MDSFR model for extraction of optical properties
We have previously described the MDSFR model for extraction of optical properties in detail . In summary, our group has developed semi-empirical models for the collected SFR in the absence of absorption, [%], and the effective photon path length for SFR, ⟨LSFR⟩ [mm], based on experimentally validated Monte Carlo simulations [20, 32, 33]. The tissue absorption coefficient can be determined from a single SFR measurement using a modified Beer–Lambert law relationship34]. In the above equations, ηlim is the collection efficiency at the diffusion limit. This is given as 2.7% for a fiber numerical aperture of 0.22 in a medium of refractive index 1.38 . The parameters [CPF, p1, p2, p3] and [p4, p5, p6] are fitted parameters. The fitted parameters have been previously determined by Monte Carlo simulations of the SFR covering the parameter ranges of df = [0.2-1.0]mm, μs’ = [0.3-3.6] mm−1, and μa = [0-3.0]mm−1 using modified and unmodified Henyey–Greenstein phase functions with g1 = [0.8, 0.9, 0.95] and γ = [1.4-1.9] [20, 22]. The values [0.944, 1.54, 0.18, 0.64] for [CPF, p1, p2, p3] and the values [6.82, 0.969, 1.55] for [p4, p5, p6] were found to minimize the residual error between the SFR model and the simulations [20, 22].
Recently, we have demonstrated that [p4, p5, p6] are specifically sensitive to the phase function parameter, γ, where [p4, p5, p6] = [2.31γ2, 0.57γ, 0.631γ2] . As a result, successive SFR measurements with at least two fiber diameters enable simultaneous solution of Eq. (3) for absolute quantification of μs’ and γ over the measured wavelength range [25, 26].
Design of the MDSFR device
The optical properties of the buccal mucosa were measured using a custom made MDSFR device, which has been described in detail in a previous paper . In short, MDSFR uses a 19-core fiber bundle of individual 200 μm fibers for both light delivery and collection (Fig. 2). At the proximal end of the fiber bundle each fiber is trifurcated to be connected to a) a fiber delivering light from a halogen lamp in the visible to near-infrared wavelength range (400-900 nm), b) a fiber delivering light from a 365 nm and 405 nm LED and c) a fiber collecting light returning from the tissue and delivering it to the spectrometer. At the distal end of the fiber bundle, which is placed in contact with the buccal mucosa, the fibers are bundled into three concentric groups comprised of one, six and twelve fibers. They are polished at an angle of 15 degrees to minimize the collection of specular reflections. The most distal part of the fiber bundle was encased in a 12 mm diameter curved metal housing for the optimal application on buccal mucosa (Fig. 1). A series of fiber optic interconnects and three computer-controlled shutters enables illumination and spectroscopic detection of the center fiber, the middle ring, and the outer ring of fibers, independently. In this way, a sequential co-axial single fiber reflectance (SFR) measurement of 200, 600 and 1000 μm can be made without moving the probe. The entire device is installed on a portable medical cart that is approved to be used in the outpatients clinic.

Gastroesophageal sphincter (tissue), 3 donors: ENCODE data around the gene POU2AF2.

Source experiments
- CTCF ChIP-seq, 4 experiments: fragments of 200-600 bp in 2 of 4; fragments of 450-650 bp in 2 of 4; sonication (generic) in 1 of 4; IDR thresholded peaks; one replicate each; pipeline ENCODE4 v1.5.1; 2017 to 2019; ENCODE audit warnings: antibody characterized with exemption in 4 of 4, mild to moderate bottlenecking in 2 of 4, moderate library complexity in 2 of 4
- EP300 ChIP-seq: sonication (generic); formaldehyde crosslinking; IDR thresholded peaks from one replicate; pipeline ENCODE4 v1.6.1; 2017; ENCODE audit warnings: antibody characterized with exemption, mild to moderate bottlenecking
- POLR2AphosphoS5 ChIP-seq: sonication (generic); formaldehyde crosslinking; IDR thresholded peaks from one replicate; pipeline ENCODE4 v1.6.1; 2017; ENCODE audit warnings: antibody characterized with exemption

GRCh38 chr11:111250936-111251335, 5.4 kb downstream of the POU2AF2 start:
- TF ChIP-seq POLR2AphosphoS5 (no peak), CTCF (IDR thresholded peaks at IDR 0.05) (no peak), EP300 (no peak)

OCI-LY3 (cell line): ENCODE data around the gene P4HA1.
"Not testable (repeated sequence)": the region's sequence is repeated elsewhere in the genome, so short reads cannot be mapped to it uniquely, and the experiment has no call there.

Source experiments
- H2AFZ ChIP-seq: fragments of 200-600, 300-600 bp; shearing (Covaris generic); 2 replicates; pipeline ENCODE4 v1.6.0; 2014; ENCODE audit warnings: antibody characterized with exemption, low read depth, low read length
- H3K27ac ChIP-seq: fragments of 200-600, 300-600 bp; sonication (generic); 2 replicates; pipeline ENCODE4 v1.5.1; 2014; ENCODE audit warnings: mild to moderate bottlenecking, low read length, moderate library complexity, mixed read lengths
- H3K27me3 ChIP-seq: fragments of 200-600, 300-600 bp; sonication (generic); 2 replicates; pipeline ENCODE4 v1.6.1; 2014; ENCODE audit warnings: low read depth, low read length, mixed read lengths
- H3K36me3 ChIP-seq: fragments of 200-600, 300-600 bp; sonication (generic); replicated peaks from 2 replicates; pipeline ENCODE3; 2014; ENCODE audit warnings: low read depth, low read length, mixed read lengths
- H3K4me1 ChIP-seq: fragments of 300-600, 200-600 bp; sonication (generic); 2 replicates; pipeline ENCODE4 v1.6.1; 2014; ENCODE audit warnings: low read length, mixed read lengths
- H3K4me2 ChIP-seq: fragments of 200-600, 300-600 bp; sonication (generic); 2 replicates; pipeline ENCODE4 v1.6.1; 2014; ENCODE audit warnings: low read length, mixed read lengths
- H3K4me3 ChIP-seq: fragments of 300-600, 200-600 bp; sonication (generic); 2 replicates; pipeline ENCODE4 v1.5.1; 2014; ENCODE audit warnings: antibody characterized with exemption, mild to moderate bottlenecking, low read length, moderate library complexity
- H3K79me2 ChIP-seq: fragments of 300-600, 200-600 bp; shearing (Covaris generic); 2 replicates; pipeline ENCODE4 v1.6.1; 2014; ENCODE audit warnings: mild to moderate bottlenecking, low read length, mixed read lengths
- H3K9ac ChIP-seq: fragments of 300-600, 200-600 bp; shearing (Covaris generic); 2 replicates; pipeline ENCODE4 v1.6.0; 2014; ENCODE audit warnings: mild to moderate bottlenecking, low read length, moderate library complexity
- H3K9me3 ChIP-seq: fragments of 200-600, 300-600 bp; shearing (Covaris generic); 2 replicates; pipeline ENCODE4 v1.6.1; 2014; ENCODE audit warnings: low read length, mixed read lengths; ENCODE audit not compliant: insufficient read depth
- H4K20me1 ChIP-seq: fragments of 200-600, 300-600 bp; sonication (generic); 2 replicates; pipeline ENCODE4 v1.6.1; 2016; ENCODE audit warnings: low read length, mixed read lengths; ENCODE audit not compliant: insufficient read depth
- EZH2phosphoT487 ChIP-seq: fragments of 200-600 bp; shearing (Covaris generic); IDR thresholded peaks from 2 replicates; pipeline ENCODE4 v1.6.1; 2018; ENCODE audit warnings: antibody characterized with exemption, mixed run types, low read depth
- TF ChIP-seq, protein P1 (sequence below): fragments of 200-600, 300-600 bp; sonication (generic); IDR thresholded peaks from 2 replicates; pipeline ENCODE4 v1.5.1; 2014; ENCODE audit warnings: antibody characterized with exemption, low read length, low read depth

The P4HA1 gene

MDSFR system calibration is important for quantitative estimation of optical properties. The calibration procedure to account for the spectral illumination, transmission and detection efficiencies of the measurement system was described in detail previously . In short, the MDSFR system merges spectra from different fibers and spectrometers to create measurements with varying effective fiber diameters. Correct merging of spectrometer channels requires correction for differences in spectral sensitivity and transmission efficiency between channels. This can be achieved by comparing the spectra measured by each channel under uniform illumination. This is accomplished by inserting the probe into an integrating sphere and illuminating the sphere with the halogen lamp through a side port. The spectra acquired from the center fiber ( [counts/s]) and middle ring of fibers () are then normalized by the spectrum acquired from the outer ring of fibers (). These spectra are used to arrive at wavelength-dependent weighting coefficients (Wcenter [-] and Wmiddle) for the two innermost channels:
These spectra are then calibrated to account for the spectral illumination and transmission efficiencies and the spectrometer sensitivity for each effective fiber diameter. This calibration is achieved by acquiring MDSFR spectra from a water sample and from an Intralipid based scattering optical phantom. The spectrum acquired from the water sample () originates from back reflections within the system and is subtracted from every measurement, while the spectra acquired from the Intralipid scattering phantom () is compared with the absolute reflectance for this phantom (), which has been simulated for each effective fiber diameter using a Monte Carlo model. The resulting measurement is calibrated into absolute reflectance (RSF), whereEquation (9) is used to calibrate the reflectance spectra from each effective fiber diameter independently, where the measured spectra, Ieff, are given by Eqs. (6), (7), or (8), depending on the effective diameter.